McCready, Sealy EDC Director Robert Worley, and Sealy ISD Superintendent Sheryl Moore made the trip as part of a delegation from the Greater Houston Partnership. City Manager Lloyd Merrell was slated to go but backed out at the last minute due to illness.

The trip garnered controversy when members of the city council questioned its financing and chided Worley about forcing it on them without adequate time for them to respond. They also questioned having the city pay for Moore to attend since she is not a city employee. The trio spent a lot of their time working with officials from Hailiang, a company that is locating a copper tube manufacturing facility in Sealy.

6. Bellville Hospital goes solo

After CHI St. Joseph Health System announced it was going to cease its contract with Bellville Hospital, there were many questions and concerns floating around. All of those apprehensions converged on Bellville High School’s auditorium, where a town hall forum hosted by representatives from the hospital district and foundation boards as well as the new management system answered the community’s inquiries.

Tony Causey, president of Bellville Hospital District, Juanita Romans, new CEO of Bellville Hospital, Larry Hancock, representative of ERH II, LLC, the new management service, and Dr. Don Bosse, M.D., longtime practicing doctor in Bellville, responded to distresses and incited confidence in the community that this rural hospital wasn’t going to be joining the list of the 21 others that have closed their doors in the last four years.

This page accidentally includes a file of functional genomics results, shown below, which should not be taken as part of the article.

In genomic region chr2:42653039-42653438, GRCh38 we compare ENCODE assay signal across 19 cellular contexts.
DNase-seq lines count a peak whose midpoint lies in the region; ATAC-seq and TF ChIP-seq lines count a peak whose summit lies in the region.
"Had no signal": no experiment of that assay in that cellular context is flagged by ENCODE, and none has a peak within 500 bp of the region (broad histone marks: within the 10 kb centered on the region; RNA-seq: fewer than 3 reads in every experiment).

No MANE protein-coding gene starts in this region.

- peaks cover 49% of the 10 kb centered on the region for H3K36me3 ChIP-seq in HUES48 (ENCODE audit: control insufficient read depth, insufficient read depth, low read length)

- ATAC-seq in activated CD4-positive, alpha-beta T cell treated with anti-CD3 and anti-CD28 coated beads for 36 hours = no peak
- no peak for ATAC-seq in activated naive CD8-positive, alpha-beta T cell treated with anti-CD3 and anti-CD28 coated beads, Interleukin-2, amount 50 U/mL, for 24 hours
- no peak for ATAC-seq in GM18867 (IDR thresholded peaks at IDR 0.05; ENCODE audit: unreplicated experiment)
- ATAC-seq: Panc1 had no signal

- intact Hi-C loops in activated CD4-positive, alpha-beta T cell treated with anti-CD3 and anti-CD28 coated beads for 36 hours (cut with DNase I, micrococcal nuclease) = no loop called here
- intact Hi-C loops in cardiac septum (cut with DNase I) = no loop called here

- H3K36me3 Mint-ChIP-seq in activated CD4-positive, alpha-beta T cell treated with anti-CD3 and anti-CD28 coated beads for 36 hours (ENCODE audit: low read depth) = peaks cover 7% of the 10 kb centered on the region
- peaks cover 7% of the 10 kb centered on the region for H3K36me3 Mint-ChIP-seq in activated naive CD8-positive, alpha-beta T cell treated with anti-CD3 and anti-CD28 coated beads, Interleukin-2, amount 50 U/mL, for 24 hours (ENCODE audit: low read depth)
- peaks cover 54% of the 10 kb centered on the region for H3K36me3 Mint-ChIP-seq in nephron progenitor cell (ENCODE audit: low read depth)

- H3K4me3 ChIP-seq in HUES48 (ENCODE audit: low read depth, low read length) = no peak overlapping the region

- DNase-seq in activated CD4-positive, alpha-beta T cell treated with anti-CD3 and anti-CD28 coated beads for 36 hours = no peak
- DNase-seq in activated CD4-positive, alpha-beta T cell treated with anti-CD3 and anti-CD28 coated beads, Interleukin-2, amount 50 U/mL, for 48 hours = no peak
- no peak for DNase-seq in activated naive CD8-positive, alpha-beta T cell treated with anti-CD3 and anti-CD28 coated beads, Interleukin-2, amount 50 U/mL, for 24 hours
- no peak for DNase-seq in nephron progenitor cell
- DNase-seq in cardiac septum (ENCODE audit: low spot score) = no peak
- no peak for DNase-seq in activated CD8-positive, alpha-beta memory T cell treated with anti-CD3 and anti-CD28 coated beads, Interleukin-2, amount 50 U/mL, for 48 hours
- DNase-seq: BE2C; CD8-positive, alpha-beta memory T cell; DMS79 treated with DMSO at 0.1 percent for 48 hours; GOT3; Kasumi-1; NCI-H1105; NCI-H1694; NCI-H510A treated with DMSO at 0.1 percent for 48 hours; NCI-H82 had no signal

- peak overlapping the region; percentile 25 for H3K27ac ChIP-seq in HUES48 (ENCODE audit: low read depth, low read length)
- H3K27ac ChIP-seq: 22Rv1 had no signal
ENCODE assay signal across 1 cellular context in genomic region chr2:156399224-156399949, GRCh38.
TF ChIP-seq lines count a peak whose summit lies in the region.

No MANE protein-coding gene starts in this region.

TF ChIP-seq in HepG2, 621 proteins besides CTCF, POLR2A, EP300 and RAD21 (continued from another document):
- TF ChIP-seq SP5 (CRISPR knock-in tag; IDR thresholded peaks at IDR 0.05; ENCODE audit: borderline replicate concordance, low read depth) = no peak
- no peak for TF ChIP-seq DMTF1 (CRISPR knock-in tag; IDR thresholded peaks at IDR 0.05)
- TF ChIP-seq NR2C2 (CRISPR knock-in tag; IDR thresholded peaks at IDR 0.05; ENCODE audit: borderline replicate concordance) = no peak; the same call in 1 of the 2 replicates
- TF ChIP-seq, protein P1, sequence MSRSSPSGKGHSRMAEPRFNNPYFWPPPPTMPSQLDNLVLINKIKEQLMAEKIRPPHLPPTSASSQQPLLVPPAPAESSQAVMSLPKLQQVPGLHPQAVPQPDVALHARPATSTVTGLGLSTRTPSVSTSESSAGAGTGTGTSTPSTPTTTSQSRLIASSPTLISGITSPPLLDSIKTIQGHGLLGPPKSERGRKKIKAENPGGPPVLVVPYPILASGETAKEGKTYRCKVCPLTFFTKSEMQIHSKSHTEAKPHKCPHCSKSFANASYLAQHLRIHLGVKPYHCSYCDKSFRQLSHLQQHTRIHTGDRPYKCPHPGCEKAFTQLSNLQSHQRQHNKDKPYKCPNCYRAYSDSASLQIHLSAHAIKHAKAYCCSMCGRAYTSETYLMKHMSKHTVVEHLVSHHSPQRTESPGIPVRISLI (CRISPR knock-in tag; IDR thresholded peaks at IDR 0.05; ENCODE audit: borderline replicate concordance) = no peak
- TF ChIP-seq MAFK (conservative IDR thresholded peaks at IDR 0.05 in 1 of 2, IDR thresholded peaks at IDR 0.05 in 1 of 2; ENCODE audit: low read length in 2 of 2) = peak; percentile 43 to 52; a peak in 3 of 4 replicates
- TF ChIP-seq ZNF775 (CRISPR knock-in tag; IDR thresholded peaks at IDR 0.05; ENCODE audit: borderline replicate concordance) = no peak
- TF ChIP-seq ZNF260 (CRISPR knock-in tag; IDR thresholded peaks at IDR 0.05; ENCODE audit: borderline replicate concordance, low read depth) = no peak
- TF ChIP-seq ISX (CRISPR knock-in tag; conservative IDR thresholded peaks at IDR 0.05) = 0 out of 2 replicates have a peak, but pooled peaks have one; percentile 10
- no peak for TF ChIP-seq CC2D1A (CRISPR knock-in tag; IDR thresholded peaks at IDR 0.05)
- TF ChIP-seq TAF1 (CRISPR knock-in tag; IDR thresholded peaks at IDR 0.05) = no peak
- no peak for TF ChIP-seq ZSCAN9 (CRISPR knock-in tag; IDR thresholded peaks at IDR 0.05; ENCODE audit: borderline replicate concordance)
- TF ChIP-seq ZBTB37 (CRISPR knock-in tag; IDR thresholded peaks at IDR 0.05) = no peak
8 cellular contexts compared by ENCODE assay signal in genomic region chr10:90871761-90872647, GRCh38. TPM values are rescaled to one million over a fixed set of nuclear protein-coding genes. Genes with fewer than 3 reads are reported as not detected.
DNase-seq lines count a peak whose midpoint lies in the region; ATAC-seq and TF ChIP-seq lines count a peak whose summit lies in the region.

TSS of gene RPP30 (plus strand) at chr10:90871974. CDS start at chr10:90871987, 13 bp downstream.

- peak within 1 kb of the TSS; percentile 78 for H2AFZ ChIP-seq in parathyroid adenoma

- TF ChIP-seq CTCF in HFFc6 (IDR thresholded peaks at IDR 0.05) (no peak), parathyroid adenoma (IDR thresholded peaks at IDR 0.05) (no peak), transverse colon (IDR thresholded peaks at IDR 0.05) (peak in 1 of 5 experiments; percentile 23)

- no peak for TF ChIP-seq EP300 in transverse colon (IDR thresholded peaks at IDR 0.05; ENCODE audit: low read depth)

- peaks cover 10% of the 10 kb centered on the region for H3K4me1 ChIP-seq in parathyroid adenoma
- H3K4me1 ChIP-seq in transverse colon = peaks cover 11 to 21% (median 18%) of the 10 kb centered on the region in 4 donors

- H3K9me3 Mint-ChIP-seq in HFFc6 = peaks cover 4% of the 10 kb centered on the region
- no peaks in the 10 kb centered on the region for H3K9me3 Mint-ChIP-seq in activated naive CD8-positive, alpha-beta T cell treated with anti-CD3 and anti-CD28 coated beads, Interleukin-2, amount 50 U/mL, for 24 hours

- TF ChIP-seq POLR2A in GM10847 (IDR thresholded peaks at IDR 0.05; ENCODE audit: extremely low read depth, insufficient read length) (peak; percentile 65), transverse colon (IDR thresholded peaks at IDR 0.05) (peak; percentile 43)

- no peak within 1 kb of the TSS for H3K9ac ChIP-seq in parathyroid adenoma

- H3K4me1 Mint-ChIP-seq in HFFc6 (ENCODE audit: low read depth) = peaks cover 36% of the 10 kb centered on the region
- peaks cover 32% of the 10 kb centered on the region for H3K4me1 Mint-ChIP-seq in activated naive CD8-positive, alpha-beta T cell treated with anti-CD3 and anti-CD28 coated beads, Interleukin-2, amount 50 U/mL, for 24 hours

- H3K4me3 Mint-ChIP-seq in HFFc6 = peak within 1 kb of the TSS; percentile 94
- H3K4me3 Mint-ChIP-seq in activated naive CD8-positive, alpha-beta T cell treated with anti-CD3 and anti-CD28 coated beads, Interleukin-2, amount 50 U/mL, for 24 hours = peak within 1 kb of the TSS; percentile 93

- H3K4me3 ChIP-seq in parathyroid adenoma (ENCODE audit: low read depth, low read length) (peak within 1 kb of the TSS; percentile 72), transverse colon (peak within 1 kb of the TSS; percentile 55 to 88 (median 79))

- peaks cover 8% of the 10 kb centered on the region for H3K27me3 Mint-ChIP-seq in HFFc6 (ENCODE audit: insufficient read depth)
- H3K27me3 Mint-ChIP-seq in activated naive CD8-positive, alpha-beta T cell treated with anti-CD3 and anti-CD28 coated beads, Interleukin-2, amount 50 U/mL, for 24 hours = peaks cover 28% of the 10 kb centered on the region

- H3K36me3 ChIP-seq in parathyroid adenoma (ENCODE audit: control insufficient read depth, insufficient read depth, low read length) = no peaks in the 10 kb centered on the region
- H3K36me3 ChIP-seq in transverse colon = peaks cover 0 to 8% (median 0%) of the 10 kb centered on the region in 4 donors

The only thing the Bellville Hospital Foundation Board asked of the community was their full support.

“I think growth is in the future, we need the community, we need the doctors, we need the loving staff to create the atmosphere for us in the future,” said Romans.

“It’s really an opportunity,” she continued. “It’s a chore of love to be able to take all of my years of healthcare experience and help Bellville Hospital become what it should be and that is a strong, vibrant community hospital here in Bellville.”

5. Drainage projects

Sealy city officials announced the receipt of a $2 million grant to improve drainage in the area and also want to move forward to protect the Westview Terrace subdivision from flooding.

The Community Development Block Grant application was submitted in September of last year to fund two storm water drainage projects – the Front Street project, which flows from the storm sewer on Eighth Street to the south along the west side of Front Street to Jason Street, and the Front Street ditch project includes grading of the proposed ditch, driveway cross culverts, roadway repair and restoration.

“This project will provide conveyance relief to the alleyway ditch,” City Manager Lloyd Merrell said in a statement. “The alleyway ditch will be reconstructed from the outfall located south of Eighth Street to US-90. The alleyway ditch project includes reshaping the ditch, providing a concrete trickle channel for conveyance, one driveway culvert crossing and restoration.”

The Westview Terrace drainage project is separate from the grant, as CDBG funds must be used in low-income areas.

4. Show steer killed

Just 10 days before Cory Barrett was supposed to take his steer to show at the Austin County Fair, someone shot it to death. Barrett, 18, a senior at Sealy High School, came out Sunday morning to trim his steer Hawkeye when he found him dead in a trap pen behind the barn.

“When I walked out there, I found him lying flat and he was bloat up and when I saw that I knew immediately he was dead,” Cory said. “I hollered at my stepdad to come here. We rolled him over and we found a hole behind his left front shoulder where the bullet has gone through. At that moment we knew somebody had shot him. We called the sheriff’s and they came out and investigated on it, took pictures.”

The shooting devasted Cory, who has worked with the calf since March to get him ready for the fair. The case is still under investigation by the Austin County Sheriff’s Office.